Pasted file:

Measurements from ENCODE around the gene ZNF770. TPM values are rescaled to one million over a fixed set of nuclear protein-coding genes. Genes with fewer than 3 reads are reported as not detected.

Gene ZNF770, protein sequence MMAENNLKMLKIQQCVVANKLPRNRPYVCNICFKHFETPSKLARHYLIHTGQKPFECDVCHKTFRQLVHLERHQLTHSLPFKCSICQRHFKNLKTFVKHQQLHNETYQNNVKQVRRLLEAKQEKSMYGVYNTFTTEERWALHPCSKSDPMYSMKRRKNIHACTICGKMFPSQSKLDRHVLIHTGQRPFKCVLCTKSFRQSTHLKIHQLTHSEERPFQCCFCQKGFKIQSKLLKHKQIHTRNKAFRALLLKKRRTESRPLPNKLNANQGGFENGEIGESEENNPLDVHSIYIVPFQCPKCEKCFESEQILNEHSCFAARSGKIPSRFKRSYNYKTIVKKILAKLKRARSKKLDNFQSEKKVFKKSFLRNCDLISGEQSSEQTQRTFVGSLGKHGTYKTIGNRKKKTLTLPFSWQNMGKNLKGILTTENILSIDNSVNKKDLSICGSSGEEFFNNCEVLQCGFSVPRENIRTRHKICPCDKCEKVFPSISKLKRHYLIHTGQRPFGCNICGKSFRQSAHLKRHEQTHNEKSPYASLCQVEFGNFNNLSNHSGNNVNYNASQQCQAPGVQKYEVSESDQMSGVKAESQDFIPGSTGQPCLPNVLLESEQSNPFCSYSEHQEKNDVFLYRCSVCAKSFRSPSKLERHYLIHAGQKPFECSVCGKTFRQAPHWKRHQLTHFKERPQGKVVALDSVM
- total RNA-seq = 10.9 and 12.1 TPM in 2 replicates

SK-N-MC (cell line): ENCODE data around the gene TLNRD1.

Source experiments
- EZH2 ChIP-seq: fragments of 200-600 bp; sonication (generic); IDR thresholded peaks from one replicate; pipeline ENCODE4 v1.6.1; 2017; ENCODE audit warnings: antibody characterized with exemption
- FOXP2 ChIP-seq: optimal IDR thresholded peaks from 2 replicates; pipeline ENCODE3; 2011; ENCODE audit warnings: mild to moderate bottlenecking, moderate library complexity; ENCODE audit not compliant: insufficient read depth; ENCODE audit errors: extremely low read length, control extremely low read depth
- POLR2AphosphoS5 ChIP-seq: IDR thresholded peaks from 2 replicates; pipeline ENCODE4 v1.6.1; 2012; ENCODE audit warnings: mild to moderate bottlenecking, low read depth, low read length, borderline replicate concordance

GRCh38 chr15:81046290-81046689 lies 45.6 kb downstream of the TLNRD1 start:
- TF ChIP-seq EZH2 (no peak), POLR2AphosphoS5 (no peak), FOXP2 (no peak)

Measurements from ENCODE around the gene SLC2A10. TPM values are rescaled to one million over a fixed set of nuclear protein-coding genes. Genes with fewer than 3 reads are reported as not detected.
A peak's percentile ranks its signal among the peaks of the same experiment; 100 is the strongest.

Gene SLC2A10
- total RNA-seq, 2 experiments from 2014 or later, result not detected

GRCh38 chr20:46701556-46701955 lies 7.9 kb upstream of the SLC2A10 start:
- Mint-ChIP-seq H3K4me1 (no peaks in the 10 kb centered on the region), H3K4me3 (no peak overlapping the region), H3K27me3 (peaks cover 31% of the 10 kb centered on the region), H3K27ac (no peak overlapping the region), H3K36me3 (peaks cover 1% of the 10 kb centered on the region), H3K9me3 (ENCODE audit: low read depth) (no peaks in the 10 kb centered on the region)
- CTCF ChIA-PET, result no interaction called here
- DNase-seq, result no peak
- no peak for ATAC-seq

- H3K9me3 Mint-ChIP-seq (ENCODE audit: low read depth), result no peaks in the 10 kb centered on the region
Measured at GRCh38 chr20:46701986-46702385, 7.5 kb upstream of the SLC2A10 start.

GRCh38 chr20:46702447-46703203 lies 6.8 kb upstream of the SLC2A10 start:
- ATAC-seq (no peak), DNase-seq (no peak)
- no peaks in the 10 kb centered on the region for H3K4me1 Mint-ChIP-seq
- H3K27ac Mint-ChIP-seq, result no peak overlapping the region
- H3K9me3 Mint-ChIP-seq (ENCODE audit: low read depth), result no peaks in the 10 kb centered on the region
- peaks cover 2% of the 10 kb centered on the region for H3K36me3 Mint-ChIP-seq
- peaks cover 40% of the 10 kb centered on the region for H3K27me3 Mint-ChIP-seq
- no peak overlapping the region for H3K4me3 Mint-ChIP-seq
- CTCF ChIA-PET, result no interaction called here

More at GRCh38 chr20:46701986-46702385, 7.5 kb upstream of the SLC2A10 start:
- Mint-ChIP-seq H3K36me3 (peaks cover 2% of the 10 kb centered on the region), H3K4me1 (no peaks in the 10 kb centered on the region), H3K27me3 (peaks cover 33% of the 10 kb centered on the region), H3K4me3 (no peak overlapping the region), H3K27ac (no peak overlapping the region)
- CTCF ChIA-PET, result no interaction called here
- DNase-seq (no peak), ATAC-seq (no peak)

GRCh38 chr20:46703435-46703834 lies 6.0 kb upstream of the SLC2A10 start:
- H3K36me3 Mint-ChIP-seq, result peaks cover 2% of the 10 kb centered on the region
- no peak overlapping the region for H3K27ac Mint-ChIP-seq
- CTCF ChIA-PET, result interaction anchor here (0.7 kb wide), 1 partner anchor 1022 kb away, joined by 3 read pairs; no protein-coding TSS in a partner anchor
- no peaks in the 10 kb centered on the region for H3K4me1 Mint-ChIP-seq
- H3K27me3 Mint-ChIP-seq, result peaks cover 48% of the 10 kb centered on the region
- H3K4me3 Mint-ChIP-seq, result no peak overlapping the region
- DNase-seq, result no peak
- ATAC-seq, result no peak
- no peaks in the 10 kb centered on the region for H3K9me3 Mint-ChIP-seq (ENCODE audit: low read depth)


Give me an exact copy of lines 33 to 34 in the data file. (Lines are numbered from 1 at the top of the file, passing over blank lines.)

- CTCF ChIA-PET, result no interaction called here
- DNase-seq (no peak), ATAC-seq (no peak)